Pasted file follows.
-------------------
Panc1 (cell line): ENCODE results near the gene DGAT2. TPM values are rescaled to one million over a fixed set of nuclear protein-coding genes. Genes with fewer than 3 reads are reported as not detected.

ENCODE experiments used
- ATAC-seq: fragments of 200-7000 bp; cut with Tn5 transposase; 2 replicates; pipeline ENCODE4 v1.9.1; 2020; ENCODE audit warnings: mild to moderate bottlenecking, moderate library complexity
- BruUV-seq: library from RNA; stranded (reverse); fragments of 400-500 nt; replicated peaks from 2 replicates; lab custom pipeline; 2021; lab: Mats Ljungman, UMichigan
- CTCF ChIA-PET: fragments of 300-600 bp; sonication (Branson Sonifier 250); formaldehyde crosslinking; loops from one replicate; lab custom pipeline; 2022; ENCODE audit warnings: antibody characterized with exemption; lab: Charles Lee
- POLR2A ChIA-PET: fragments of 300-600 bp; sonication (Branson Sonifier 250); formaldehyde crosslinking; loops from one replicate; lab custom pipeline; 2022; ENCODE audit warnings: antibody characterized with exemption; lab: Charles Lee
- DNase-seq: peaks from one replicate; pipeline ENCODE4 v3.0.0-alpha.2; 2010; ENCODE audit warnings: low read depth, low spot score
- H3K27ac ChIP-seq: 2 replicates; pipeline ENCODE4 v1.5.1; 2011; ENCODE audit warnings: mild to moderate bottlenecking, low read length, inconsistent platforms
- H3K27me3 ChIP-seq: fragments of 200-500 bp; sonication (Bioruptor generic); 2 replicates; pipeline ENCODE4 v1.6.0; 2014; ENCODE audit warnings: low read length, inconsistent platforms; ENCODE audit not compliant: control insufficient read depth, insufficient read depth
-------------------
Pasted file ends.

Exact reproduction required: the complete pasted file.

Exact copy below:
Panc1 (cell line): ENCODE results near the gene DGAT2. TPM values are rescaled to one million over a fixed set of nuclear protein-coding genes. Genes with fewer than 3 reads are reported as not detected.

ENCODE experiments used
- ATAC-seq: fragments of 200-7000 bp; cut with Tn5 transposase; 2 replicates; pipeline ENCODE4 v1.9.1; 2020; ENCODE audit warnings: mild to moderate bottlenecking, moderate library complexity
- BruUV-seq: library from RNA; stranded (reverse); fragments of 400-500 nt; replicated peaks from 2 replicates; lab custom pipeline; 2021; lab: Mats Ljungman, UMichigan
- CTCF ChIA-PET: fragments of 300-600 bp; sonication (Branson Sonifier 250); formaldehyde crosslinking; loops from one replicate; lab custom pipeline; 2022; ENCODE audit warnings: antibody characterized with exemption; lab: Charles Lee
- POLR2A ChIA-PET: fragments of 300-600 bp; sonication (Branson Sonifier 250); formaldehyde crosslinking; loops from one replicate; lab custom pipeline; 2022; ENCODE audit warnings: antibody characterized with exemption; lab: Charles Lee
- DNase-seq: peaks from one replicate; pipeline ENCODE4 v3.0.0-alpha.2; 2010; ENCODE audit warnings: low read depth, low spot score
- H3K27ac ChIP-seq: 2 replicates; pipeline ENCODE4 v1.5.1; 2011; ENCODE audit warnings: mild to moderate bottlenecking, low read length, inconsistent platforms
- H3K27me3 ChIP-seq: fragments of 200-500 bp; sonication (Bioruptor generic); 2 replicates; pipeline ENCODE4 v1.6.0; 2014; ENCODE audit warnings: low read length, inconsistent platforms; ENCODE audit not compliant: control insufficient read depth, insufficient read depth